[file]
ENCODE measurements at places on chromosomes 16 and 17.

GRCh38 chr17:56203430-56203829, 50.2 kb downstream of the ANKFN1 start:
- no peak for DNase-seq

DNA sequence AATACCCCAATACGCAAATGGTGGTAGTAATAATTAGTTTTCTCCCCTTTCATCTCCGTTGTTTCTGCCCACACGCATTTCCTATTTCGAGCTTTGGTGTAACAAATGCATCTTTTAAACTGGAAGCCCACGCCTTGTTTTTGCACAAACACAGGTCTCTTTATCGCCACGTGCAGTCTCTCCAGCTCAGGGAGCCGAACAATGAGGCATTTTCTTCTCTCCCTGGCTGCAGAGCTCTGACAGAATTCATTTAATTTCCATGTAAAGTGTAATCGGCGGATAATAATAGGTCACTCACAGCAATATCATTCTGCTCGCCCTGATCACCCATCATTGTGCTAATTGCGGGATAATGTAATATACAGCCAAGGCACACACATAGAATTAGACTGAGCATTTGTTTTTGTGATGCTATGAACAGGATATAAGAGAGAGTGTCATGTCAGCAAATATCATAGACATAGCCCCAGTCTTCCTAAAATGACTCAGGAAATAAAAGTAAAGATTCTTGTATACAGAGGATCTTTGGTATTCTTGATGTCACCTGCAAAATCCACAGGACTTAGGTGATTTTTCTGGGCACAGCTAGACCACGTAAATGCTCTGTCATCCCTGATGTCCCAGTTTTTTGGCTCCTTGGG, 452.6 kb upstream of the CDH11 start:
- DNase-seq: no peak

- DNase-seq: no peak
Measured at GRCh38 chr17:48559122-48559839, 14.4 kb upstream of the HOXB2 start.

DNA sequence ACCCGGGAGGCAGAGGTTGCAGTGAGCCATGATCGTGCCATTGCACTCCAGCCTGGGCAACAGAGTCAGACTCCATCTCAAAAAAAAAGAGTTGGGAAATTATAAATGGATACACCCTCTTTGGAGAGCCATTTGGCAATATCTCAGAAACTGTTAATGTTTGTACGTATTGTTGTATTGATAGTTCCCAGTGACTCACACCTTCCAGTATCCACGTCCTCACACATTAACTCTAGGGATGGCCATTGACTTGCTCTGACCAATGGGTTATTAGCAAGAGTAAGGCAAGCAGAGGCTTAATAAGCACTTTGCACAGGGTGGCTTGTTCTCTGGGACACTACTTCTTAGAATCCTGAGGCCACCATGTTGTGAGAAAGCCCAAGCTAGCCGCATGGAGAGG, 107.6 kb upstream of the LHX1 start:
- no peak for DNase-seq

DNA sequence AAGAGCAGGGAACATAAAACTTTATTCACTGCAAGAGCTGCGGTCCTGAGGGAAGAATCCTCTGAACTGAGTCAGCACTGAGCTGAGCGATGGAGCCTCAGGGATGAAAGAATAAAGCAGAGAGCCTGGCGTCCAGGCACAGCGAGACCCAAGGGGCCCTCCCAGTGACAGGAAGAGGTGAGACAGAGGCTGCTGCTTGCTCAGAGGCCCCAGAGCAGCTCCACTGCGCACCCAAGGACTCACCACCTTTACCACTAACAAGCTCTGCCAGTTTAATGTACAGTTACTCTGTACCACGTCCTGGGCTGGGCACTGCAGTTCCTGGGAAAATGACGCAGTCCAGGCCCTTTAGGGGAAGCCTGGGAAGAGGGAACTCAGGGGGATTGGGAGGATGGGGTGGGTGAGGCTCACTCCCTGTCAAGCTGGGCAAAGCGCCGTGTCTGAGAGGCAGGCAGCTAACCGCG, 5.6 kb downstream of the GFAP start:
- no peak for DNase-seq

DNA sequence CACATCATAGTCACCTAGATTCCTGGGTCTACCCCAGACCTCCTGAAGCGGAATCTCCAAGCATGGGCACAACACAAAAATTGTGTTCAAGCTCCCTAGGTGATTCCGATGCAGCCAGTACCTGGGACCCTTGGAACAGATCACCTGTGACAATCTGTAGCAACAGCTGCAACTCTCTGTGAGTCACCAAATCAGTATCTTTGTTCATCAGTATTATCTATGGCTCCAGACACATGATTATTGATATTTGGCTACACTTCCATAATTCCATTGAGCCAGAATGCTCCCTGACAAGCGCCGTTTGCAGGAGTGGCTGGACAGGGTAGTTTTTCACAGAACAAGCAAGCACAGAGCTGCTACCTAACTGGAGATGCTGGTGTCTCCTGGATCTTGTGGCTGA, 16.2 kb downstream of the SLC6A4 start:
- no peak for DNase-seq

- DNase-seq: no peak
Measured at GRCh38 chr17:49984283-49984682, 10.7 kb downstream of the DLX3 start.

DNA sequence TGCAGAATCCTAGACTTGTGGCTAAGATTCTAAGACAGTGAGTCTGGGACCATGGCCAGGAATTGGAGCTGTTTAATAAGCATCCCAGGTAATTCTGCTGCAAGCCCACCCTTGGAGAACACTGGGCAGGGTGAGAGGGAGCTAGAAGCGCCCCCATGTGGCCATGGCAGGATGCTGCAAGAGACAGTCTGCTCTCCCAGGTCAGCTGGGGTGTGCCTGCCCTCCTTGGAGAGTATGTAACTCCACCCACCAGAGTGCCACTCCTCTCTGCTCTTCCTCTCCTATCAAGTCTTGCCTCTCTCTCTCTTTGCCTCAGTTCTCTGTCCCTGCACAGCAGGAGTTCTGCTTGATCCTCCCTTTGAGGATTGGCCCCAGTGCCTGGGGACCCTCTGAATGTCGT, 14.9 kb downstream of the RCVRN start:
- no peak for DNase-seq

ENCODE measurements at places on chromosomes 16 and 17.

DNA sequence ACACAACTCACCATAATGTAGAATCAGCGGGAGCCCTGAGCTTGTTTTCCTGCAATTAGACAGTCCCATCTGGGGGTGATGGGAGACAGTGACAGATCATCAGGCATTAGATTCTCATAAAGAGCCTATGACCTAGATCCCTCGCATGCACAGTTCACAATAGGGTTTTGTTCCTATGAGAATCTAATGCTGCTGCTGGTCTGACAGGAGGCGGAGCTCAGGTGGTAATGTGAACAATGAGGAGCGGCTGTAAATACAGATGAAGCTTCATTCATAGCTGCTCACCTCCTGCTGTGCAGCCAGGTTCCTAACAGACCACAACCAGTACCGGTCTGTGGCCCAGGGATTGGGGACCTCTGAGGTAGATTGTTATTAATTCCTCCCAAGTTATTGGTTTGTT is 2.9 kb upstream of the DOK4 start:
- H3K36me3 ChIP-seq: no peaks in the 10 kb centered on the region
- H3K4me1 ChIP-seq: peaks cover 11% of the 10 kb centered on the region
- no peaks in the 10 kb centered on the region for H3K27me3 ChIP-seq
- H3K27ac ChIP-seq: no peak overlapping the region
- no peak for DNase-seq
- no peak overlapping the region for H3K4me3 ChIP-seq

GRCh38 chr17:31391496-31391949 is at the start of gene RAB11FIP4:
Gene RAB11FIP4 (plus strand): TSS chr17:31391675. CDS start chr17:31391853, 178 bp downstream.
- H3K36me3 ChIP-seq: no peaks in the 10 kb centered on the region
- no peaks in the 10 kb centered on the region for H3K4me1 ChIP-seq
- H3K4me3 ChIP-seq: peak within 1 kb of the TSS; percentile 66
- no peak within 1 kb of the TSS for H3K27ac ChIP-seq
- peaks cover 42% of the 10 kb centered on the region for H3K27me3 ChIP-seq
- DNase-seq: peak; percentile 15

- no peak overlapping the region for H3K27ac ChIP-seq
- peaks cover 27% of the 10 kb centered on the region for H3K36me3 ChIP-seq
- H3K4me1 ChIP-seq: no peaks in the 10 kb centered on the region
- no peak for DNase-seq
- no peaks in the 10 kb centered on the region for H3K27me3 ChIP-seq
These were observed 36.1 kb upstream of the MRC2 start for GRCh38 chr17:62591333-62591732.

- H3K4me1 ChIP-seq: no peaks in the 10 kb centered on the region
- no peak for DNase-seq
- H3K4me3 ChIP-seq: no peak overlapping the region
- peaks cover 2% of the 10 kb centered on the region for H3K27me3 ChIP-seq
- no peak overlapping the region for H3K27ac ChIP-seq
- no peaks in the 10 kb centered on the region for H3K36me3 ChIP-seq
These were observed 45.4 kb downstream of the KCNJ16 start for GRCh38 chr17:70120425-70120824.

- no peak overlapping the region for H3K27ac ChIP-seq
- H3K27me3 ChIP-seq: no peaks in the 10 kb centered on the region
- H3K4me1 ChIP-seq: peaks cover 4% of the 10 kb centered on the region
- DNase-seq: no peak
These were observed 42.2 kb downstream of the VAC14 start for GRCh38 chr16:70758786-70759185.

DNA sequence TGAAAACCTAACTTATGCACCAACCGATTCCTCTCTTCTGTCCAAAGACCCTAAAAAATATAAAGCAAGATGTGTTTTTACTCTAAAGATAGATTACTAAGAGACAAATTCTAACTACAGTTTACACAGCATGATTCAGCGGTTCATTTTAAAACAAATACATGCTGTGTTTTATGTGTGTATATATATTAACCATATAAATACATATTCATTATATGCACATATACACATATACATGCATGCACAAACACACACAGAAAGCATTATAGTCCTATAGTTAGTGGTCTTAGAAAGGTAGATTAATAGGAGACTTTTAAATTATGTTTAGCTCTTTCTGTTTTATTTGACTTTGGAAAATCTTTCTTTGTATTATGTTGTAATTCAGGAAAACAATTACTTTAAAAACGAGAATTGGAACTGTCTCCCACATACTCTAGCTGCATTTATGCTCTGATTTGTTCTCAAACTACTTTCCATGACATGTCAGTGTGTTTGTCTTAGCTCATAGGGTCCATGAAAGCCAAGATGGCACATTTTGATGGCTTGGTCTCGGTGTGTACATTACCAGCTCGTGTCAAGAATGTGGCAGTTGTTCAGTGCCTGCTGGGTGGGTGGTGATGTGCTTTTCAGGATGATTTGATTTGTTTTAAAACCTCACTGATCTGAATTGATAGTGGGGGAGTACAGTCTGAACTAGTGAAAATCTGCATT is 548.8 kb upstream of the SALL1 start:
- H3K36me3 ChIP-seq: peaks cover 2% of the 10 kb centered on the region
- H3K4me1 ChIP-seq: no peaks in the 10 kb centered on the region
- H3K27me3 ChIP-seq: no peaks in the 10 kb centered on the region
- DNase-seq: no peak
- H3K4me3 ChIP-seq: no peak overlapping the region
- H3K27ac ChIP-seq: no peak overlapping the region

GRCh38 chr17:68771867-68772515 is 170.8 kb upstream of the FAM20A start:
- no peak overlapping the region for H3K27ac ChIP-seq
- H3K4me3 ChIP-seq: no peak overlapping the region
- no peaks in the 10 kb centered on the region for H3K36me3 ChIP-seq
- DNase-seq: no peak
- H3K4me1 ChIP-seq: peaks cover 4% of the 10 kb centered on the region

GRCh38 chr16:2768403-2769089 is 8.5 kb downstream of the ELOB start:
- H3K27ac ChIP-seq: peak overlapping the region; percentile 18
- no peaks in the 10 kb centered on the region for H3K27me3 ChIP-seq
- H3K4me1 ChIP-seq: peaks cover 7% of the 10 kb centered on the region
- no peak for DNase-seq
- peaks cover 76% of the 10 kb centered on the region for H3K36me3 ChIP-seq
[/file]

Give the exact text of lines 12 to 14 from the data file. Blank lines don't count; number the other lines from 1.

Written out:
DNA sequence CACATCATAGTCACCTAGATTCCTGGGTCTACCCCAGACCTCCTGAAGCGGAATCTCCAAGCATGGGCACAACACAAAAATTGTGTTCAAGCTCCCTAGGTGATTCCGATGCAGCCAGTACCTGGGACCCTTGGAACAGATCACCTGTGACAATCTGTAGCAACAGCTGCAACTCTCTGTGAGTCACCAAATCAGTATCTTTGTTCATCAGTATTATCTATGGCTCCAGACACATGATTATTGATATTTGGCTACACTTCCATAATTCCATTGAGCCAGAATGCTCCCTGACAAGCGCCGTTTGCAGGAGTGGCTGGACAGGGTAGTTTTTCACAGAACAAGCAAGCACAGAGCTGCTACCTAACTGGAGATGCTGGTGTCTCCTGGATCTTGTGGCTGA, 16.2 kb downstream of the SLC6A4 start:
- no peak for DNase-seq

- DNase-seq: no peak